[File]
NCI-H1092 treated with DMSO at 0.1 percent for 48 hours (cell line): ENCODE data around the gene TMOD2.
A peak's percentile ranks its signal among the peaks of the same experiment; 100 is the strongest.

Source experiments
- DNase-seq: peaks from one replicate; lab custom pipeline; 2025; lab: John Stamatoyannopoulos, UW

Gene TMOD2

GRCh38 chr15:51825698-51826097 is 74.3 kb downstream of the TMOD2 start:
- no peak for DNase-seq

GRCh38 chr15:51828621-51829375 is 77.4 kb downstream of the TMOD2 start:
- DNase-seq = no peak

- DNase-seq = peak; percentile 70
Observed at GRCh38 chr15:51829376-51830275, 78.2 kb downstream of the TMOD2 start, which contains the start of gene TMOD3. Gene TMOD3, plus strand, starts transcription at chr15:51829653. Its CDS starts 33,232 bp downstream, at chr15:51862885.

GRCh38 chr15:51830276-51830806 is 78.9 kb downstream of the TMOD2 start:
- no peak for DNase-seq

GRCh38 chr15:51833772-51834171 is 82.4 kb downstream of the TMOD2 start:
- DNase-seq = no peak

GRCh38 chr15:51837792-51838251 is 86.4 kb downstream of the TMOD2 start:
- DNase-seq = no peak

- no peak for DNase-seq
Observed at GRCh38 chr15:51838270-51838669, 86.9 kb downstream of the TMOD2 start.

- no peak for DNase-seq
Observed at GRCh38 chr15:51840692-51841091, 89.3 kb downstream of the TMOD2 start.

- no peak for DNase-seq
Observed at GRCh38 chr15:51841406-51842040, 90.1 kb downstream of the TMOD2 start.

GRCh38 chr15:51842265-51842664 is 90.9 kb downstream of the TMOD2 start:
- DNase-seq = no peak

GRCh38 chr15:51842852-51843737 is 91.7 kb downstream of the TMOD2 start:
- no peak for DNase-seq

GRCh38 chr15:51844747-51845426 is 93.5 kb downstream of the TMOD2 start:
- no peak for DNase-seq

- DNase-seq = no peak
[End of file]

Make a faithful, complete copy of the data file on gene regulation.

NCI-H1092 treated with DMSO at 0.1 percent for 48 hours (cell line): ENCODE data around the gene TMOD2.
A peak's percentile ranks its signal among the peaks of the same experiment; 100 is the strongest.

Source experiments
- DNase-seq: peaks from one replicate; lab custom pipeline; 2025; lab: John Stamatoyannopoulos, UW

Gene TMOD2

GRCh38 chr15:51825698-51826097 is 74.3 kb downstream of the TMOD2 start:
- no peak for DNase-seq

GRCh38 chr15:51828621-51829375 is 77.4 kb downstream of the TMOD2 start:
- DNase-seq = no peak

- DNase-seq = peak; percentile 70
Observed at GRCh38 chr15:51829376-51830275, 78.2 kb downstream of the TMOD2 start, which contains the start of gene TMOD3. Gene TMOD3, plus strand, starts transcription at chr15:51829653. Its CDS starts 33,232 bp downstream, at chr15:51862885.

GRCh38 chr15:51830276-51830806 is 78.9 kb downstream of the TMOD2 start:
- no peak for DNase-seq

GRCh38 chr15:51833772-51834171 is 82.4 kb downstream of the TMOD2 start:
- DNase-seq = no peak

GRCh38 chr15:51837792-51838251 is 86.4 kb downstream of the TMOD2 start:
- DNase-seq = no peak

- no peak for DNase-seq
Observed at GRCh38 chr15:51838270-51838669, 86.9 kb downstream of the TMOD2 start.

- no peak for DNase-seq
Observed at GRCh38 chr15:51840692-51841091, 89.3 kb downstream of the TMOD2 start.

- no peak for DNase-seq
Observed at GRCh38 chr15:51841406-51842040, 90.1 kb downstream of the TMOD2 start.

GRCh38 chr15:51842265-51842664 is 90.9 kb downstream of the TMOD2 start:
- DNase-seq = no peak

GRCh38 chr15:51842852-51843737 is 91.7 kb downstream of the TMOD2 start:
- no peak for DNase-seq

GRCh38 chr15:51844747-51845426 is 93.5 kb downstream of the TMOD2 start:
- no peak for DNase-seq

- DNase-seq = no peak